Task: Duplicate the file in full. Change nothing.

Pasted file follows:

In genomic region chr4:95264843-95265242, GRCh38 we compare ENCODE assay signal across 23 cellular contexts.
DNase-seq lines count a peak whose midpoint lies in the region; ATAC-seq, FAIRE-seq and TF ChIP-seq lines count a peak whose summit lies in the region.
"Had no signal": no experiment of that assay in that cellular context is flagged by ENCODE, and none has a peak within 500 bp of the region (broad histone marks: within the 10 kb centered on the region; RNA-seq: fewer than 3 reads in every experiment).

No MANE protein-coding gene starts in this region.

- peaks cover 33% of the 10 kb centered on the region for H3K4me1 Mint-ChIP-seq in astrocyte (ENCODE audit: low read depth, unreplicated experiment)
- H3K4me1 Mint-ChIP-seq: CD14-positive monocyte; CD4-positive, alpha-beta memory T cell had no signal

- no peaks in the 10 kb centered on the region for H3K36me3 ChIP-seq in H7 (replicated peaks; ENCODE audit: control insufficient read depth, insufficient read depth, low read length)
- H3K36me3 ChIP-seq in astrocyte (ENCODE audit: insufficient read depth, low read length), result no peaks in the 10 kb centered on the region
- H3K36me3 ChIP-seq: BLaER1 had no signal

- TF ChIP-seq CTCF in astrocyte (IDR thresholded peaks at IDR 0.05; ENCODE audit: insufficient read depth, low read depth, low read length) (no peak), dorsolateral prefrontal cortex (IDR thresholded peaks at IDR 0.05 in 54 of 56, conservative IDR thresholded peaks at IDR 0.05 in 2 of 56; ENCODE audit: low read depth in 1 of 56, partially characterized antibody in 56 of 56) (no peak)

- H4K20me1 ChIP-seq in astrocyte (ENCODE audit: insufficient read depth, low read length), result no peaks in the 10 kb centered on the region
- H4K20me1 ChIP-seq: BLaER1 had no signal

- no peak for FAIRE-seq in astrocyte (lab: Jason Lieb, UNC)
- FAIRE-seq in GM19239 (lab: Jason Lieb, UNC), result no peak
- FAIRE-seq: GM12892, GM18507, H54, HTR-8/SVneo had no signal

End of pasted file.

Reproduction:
In genomic region chr4:95264843-95265242, GRCh38 we compare ENCODE assay signal across 23 cellular contexts.
DNase-seq lines count a peak whose midpoint lies in the region; ATAC-seq, FAIRE-seq and TF ChIP-seq lines count a peak whose summit lies in the region.
"Had no signal": no experiment of that assay in that cellular context is flagged by ENCODE, and none has a peak within 500 bp of the region (broad histone marks: within the 10 kb centered on the region; RNA-seq: fewer than 3 reads in every experiment).

No MANE protein-coding gene starts in this region.

- peaks cover 33% of the 10 kb centered on the region for H3K4me1 Mint-ChIP-seq in astrocyte (ENCODE audit: low read depth, unreplicated experiment)
- H3K4me1 Mint-ChIP-seq: CD14-positive monocyte; CD4-positive, alpha-beta memory T cell had no signal

- no peaks in the 10 kb centered on the region for H3K36me3 ChIP-seq in H7 (replicated peaks; ENCODE audit: control insufficient read depth, insufficient read depth, low read length)
- H3K36me3 ChIP-seq in astrocyte (ENCODE audit: insufficient read depth, low read length), result no peaks in the 10 kb centered on the region
- H3K36me3 ChIP-seq: BLaER1 had no signal

- TF ChIP-seq CTCF in astrocyte (IDR thresholded peaks at IDR 0.05; ENCODE audit: insufficient read depth, low read depth, low read length) (no peak), dorsolateral prefrontal cortex (IDR thresholded peaks at IDR 0.05 in 54 of 56, conservative IDR thresholded peaks at IDR 0.05 in 2 of 56; ENCODE audit: low read depth in 1 of 56, partially characterized antibody in 56 of 56) (no peak)

- H4K20me1 ChIP-seq in astrocyte (ENCODE audit: insufficient read depth, low read length), result no peaks in the 10 kb centered on the region
- H4K20me1 ChIP-seq: BLaER1 had no signal

- no peak for FAIRE-seq in astrocyte (lab: Jason Lieb, UNC)
- FAIRE-seq in GM19239 (lab: Jason Lieb, UNC), result no peak
- FAIRE-seq: GM12892, GM18507, H54, HTR-8/SVneo had no signal